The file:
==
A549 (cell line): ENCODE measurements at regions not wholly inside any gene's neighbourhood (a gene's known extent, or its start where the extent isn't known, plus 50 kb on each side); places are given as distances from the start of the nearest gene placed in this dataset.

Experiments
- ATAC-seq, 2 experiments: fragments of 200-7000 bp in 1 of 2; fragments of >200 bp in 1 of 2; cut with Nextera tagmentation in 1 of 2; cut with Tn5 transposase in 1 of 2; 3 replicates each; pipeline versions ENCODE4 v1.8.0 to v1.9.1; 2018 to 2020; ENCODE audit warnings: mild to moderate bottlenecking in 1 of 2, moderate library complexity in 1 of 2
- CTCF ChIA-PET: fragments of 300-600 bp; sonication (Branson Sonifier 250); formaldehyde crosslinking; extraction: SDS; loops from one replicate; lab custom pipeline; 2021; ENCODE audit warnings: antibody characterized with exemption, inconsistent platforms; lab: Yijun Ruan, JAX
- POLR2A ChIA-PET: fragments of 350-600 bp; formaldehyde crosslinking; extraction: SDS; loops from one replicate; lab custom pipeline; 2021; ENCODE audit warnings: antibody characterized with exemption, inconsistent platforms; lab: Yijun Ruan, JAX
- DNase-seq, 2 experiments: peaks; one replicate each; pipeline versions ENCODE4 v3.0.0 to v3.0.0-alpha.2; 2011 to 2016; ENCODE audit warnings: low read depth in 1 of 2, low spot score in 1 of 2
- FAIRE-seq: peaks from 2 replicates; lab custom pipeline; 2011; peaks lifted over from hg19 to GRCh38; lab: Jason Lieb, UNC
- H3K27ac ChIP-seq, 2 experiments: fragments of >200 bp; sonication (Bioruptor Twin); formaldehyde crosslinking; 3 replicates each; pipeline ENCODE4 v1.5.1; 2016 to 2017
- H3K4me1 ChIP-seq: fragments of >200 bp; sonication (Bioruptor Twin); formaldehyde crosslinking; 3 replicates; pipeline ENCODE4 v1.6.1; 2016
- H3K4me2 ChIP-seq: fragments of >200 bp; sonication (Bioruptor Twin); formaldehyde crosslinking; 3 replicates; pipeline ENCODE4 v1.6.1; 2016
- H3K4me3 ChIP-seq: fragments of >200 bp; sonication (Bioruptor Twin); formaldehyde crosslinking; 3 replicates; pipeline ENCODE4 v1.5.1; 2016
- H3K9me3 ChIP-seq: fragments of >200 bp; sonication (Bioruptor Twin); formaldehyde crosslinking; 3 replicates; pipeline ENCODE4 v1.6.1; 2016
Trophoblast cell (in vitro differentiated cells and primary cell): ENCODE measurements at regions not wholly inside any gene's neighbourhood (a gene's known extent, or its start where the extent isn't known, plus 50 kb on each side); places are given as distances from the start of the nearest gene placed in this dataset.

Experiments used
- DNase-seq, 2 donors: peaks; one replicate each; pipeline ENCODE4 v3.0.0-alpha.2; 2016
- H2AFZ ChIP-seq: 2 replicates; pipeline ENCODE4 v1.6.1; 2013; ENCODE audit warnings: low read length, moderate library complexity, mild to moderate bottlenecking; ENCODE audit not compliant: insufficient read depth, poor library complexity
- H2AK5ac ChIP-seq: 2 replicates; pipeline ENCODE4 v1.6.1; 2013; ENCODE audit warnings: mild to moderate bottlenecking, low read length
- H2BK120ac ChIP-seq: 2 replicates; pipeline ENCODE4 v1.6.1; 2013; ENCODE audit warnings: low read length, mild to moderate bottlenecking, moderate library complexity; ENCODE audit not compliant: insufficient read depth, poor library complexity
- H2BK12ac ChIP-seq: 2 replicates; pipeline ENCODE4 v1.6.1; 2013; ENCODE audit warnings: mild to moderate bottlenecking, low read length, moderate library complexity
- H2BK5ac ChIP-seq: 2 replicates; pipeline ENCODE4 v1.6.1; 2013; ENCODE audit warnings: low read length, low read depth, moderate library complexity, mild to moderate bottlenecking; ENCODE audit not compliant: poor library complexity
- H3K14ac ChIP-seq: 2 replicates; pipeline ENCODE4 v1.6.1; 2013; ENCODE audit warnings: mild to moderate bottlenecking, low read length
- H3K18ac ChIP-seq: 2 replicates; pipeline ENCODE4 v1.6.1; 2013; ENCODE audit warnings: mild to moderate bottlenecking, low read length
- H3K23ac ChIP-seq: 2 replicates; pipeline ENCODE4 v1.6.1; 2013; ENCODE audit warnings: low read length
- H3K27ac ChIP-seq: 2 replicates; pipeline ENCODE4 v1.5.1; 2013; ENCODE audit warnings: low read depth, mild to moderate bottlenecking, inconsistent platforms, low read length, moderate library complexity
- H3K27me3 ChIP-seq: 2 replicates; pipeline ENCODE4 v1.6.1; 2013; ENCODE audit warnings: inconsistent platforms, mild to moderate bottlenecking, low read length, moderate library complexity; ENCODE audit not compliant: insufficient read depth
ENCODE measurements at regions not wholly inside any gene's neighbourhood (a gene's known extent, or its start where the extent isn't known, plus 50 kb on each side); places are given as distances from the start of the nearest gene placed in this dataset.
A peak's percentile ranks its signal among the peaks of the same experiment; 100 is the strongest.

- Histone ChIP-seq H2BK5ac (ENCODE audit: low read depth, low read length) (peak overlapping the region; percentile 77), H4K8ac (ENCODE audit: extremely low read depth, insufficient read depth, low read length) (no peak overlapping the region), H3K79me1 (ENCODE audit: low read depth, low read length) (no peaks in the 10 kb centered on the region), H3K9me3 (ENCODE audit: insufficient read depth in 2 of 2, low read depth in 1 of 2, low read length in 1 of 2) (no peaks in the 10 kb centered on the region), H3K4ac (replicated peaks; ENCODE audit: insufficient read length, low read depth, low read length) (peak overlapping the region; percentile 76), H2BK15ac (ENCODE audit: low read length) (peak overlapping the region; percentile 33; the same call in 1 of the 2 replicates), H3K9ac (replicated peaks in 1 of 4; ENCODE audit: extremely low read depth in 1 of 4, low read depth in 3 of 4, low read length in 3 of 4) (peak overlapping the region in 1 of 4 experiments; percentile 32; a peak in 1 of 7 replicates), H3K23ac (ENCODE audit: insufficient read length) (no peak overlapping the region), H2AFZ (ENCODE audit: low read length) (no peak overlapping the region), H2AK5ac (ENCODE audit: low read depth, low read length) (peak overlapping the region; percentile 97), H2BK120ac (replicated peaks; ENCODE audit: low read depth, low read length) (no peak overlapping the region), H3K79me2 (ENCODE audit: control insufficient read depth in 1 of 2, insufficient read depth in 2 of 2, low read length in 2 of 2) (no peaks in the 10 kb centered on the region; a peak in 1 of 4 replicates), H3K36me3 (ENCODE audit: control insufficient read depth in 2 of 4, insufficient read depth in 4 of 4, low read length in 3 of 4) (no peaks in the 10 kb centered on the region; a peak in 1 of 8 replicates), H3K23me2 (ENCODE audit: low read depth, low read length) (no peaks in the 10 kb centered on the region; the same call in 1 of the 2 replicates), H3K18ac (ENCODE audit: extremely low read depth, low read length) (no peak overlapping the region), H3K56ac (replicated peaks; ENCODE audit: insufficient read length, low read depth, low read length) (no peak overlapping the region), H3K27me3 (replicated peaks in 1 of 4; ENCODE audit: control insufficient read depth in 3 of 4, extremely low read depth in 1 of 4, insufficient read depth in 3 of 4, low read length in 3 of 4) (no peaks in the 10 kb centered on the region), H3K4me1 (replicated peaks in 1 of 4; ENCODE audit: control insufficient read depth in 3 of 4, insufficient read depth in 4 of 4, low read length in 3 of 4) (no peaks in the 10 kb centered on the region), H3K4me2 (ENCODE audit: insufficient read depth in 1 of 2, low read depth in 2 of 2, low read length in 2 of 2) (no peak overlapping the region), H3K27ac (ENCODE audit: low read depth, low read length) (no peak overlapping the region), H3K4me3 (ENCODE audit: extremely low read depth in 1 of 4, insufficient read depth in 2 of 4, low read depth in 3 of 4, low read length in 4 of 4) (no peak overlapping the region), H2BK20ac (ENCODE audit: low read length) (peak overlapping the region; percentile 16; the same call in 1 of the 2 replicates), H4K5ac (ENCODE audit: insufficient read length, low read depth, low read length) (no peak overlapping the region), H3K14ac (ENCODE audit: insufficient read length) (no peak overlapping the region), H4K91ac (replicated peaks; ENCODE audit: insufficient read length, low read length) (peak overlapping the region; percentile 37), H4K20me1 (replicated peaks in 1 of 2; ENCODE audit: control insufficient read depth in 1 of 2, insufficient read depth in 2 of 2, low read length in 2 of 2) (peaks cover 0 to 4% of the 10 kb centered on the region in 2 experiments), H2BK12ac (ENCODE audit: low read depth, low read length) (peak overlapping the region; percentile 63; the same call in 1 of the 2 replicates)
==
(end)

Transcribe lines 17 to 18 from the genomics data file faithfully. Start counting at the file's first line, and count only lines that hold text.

- H2AK5ac ChIP-seq: 2 replicates; pipeline ENCODE4 v1.6.1; 2013; ENCODE audit warnings: mild to moderate bottlenecking, low read length
- H2BK120ac ChIP-seq: 2 replicates; pipeline ENCODE4 v1.6.1; 2013; ENCODE audit warnings: low read length, mild to moderate bottlenecking, moderate library complexity; ENCODE audit not compliant: insufficient read depth, poor library complexity